To the editor, I have been reading recently in your paper and other news sources about the night burglaries that have been happening in the City of Laconia. As a former resident of Laconia and a relative of at least one victim of these crimes and as someone who has several family members still living in Laconia, it worries me that the criminal(s) have not yet been apprehended. It is not known if this is just one person committing these crimes or not. But, we all know that criminals are not the smartest/brightest people. Someone else almost always knows who the criminal is and what they are doing. So I have decided to make this offer. Enclosed is a check in the amount of $100 for the Laconia Daily Sun to set up a reward to be given to anyone who has contacted the proper authorities with information that will assist the Laconia Police Department with the arrest and conviction of the person(s) responsible for these crimes. I’m sure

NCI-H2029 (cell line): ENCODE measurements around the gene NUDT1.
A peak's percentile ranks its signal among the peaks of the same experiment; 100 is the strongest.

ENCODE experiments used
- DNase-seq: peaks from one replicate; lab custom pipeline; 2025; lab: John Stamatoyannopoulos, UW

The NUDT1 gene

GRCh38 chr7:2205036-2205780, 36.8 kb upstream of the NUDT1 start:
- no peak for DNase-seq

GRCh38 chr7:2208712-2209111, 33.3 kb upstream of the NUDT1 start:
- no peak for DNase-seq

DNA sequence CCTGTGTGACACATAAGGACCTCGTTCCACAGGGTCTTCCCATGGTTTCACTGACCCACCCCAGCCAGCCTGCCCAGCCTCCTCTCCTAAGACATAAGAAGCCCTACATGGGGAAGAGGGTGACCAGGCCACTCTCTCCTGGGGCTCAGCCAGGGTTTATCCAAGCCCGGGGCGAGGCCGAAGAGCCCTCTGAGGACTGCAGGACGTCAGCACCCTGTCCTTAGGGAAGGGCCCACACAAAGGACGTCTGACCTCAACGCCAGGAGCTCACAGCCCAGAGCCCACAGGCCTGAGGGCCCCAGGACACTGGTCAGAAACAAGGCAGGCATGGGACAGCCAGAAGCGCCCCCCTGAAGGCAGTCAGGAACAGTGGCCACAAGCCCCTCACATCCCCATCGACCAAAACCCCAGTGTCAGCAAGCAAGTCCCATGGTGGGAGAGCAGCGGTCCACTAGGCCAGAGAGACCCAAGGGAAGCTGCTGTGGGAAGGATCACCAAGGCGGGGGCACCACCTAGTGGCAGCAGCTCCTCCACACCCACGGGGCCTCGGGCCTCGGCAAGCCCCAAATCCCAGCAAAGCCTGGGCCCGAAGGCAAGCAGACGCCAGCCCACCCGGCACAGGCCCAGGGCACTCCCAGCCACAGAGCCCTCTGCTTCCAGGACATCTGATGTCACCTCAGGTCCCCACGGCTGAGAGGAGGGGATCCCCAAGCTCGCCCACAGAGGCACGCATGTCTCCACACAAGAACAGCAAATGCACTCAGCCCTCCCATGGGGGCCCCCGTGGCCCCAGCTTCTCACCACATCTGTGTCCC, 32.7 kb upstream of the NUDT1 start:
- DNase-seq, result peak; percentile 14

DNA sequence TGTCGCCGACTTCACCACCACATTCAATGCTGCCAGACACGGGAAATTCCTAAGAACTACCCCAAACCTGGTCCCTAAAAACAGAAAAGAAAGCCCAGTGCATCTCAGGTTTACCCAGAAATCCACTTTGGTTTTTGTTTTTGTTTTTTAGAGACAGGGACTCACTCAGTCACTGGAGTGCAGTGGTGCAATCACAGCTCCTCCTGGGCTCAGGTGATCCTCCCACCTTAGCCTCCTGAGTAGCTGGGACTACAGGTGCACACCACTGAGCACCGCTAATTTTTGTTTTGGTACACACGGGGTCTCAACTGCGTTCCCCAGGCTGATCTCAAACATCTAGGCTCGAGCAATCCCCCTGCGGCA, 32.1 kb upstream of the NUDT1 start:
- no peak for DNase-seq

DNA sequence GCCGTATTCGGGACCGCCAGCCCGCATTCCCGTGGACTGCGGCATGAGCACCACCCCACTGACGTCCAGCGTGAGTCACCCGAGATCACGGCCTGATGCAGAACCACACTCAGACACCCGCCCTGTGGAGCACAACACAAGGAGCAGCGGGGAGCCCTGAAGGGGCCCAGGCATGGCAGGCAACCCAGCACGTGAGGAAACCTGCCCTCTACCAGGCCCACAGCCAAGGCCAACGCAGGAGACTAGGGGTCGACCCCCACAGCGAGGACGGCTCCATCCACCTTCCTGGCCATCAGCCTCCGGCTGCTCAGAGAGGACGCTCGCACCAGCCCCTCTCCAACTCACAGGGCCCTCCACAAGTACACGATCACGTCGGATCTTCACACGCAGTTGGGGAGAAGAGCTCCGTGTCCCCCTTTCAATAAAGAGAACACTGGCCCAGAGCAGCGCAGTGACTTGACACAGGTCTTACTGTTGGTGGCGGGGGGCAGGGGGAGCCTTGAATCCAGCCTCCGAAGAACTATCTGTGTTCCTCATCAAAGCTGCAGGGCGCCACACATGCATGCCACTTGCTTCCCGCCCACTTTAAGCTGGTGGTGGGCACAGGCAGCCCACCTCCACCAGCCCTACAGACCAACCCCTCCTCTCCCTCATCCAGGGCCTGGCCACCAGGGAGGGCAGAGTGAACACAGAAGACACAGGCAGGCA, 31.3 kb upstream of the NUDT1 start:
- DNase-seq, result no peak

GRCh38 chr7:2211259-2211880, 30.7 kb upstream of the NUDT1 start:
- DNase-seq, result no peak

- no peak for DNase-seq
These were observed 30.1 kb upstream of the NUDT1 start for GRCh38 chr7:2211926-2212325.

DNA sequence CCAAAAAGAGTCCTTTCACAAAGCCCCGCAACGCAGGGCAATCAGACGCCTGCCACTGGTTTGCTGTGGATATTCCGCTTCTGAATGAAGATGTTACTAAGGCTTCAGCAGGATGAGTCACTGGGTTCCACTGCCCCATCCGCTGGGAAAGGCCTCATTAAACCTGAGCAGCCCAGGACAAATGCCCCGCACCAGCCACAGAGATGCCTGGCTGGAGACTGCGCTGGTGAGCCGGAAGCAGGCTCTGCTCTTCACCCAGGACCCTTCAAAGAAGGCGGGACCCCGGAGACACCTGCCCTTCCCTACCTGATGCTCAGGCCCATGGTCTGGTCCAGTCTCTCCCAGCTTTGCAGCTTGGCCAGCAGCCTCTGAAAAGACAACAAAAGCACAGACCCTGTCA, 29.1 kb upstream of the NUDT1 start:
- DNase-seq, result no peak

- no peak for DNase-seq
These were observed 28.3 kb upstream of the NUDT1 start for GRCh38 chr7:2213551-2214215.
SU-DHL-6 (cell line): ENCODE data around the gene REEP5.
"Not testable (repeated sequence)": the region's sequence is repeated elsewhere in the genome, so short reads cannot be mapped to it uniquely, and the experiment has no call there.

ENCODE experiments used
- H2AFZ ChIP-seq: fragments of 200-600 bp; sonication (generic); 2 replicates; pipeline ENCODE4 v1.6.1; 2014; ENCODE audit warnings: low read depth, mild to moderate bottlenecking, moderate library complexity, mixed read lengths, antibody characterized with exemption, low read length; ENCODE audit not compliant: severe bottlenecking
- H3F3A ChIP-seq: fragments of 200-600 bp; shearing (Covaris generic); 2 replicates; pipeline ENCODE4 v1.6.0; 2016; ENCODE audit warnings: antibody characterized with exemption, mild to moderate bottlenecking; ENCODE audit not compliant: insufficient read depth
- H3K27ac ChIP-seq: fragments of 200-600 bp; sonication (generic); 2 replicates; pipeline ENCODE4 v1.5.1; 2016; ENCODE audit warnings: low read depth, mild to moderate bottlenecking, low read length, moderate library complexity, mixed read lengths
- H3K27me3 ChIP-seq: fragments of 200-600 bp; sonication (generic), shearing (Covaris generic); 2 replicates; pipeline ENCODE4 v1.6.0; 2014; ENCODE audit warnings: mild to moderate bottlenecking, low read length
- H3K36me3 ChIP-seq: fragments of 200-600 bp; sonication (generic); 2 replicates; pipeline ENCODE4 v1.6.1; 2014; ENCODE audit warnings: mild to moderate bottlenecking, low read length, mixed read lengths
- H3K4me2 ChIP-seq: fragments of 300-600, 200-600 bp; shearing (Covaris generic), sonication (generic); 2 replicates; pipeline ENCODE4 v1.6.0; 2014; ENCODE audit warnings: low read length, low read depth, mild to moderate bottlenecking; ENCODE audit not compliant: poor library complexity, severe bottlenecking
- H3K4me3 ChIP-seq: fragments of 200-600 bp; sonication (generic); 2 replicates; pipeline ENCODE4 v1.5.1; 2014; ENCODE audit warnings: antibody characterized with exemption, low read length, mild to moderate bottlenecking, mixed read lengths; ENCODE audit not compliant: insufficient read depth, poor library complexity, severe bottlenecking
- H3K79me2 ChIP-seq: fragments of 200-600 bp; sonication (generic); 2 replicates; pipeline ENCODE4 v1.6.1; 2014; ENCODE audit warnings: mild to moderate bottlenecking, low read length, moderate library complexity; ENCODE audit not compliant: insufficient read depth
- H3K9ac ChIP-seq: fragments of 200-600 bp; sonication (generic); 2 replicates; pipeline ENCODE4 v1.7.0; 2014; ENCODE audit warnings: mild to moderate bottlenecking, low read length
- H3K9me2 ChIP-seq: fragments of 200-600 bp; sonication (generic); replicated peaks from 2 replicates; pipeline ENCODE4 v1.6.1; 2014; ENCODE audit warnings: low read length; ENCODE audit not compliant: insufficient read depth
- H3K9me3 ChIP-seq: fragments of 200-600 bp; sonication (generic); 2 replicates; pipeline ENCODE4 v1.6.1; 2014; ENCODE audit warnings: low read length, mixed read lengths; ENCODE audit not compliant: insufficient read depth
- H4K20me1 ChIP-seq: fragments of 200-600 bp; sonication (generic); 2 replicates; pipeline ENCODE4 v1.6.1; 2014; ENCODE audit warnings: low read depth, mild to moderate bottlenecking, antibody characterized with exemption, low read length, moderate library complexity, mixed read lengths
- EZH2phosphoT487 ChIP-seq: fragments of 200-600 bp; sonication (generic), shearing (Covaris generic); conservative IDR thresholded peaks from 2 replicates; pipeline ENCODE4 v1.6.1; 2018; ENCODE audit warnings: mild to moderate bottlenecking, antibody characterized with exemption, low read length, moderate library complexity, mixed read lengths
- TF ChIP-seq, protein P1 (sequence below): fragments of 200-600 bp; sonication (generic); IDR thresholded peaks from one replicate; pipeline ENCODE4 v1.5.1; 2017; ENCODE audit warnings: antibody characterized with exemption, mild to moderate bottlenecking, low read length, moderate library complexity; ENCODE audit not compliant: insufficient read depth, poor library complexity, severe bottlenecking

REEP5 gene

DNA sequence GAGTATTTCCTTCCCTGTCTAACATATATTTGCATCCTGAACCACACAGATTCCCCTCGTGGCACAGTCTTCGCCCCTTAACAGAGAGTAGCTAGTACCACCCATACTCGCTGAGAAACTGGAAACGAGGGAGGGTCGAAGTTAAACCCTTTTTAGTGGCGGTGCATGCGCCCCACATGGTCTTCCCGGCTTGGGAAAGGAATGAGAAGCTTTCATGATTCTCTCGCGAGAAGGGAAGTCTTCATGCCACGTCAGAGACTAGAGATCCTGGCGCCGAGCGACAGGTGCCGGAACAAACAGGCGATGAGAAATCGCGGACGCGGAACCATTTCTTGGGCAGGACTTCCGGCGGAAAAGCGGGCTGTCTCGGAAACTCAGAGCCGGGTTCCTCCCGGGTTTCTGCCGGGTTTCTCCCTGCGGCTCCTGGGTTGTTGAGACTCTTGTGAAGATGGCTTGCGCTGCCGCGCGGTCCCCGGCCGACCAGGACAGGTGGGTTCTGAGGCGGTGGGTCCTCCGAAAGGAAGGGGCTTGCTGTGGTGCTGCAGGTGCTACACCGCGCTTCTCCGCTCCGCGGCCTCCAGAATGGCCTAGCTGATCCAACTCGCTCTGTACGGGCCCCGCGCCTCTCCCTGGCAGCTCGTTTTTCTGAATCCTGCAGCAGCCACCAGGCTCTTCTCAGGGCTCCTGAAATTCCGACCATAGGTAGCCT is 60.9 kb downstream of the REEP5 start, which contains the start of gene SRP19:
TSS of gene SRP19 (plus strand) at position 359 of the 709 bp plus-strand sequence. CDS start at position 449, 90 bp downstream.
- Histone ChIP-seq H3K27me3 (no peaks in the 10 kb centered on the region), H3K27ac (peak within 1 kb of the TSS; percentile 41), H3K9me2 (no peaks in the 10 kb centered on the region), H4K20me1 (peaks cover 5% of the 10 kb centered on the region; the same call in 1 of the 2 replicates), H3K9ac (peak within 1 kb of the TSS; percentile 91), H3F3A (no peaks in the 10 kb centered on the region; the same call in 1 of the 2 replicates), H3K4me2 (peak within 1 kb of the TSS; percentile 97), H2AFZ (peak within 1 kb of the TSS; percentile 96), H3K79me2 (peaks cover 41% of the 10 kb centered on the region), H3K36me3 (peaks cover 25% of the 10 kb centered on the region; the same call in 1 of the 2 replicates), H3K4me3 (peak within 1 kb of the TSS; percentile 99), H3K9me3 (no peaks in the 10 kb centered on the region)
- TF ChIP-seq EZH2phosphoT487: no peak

To the editor, I stopped reading Mr. Chase’s Letter to the Editor (August 5) halfway through his diatribe. I was sickened. Then I thought, it would be terrible if some impressionable young person read this and believed it was true. Most especially if they read subsequent Letters to the Editor looking for some response to his words. So I read the whole letter. Mr. Chase, I am sure there has been at least one such woman that you described. However, I do wonder what experience you have with single mothers of “illegitimate” children. I was a Head Start family service worker for three years. The single mothers that I worked with struggled simply to survive. By that I mean worried every day about having a roof over their head and food to eat. Many of them had not graduated from high school and realized that they needed to have a GED to at least get a start in life. They wanted better for their children (I want better for their children). They attended parenting classes and they came into the classroom to see how they could teach their children at home. The only jobs they could get were minimum wage positions. Unfortunately, in today’s world, there are very few grandparents staying home to watch their grandchildren so the young mothers can go to work (those grandparents are working).